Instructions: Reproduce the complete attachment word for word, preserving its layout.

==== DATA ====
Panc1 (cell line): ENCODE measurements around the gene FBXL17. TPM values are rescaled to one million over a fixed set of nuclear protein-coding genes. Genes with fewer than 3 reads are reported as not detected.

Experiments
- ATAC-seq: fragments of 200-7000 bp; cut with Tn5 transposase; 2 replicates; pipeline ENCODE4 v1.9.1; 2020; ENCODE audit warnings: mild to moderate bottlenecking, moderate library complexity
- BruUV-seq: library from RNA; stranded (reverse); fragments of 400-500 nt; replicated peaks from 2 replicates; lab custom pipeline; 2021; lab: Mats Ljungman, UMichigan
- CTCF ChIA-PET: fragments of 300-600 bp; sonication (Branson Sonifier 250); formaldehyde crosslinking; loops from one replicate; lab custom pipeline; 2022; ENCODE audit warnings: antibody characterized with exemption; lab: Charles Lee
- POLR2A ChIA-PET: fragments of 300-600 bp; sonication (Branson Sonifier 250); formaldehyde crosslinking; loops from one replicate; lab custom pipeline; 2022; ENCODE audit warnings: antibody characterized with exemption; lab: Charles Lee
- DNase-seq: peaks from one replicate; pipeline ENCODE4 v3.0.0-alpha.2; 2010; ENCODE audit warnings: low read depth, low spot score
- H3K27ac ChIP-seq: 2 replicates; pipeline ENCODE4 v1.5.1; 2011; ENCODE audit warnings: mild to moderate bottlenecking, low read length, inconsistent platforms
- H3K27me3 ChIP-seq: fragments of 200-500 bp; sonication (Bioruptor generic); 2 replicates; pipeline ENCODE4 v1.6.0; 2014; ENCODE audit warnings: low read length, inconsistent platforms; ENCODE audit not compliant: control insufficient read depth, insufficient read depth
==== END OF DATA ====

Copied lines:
Panc1 (cell line): ENCODE measurements around the gene FBXL17. TPM values are rescaled to one million over a fixed set of nuclear protein-coding genes. Genes with fewer than 3 reads are reported as not detected.

Experiments
- ATAC-seq: fragments of 200-7000 bp; cut with Tn5 transposase; 2 replicates; pipeline ENCODE4 v1.9.1; 2020; ENCODE audit warnings: mild to moderate bottlenecking, moderate library complexity
- BruUV-seq: library from RNA; stranded (reverse); fragments of 400-500 nt; replicated peaks from 2 replicates; lab custom pipeline; 2021; lab: Mats Ljungman, UMichigan
- CTCF ChIA-PET: fragments of 300-600 bp; sonication (Branson Sonifier 250); formaldehyde crosslinking; loops from one replicate; lab custom pipeline; 2022; ENCODE audit warnings: antibody characterized with exemption; lab: Charles Lee
- POLR2A ChIA-PET: fragments of 300-600 bp; sonication (Branson Sonifier 250); formaldehyde crosslinking; loops from one replicate; lab custom pipeline; 2022; ENCODE audit warnings: antibody characterized with exemption; lab: Charles Lee
- DNase-seq: peaks from one replicate; pipeline ENCODE4 v3.0.0-alpha.2; 2010; ENCODE audit warnings: low read depth, low spot score
- H3K27ac ChIP-seq: 2 replicates; pipeline ENCODE4 v1.5.1; 2011; ENCODE audit warnings: mild to moderate bottlenecking, low read length, inconsistent platforms
- H3K27me3 ChIP-seq: fragments of 200-500 bp; sonication (Bioruptor generic); 2 replicates; pipeline ENCODE4 v1.6.0; 2014; ENCODE audit warnings: low read length, inconsistent platforms; ENCODE audit not compliant: control insufficient read depth, insufficient read depth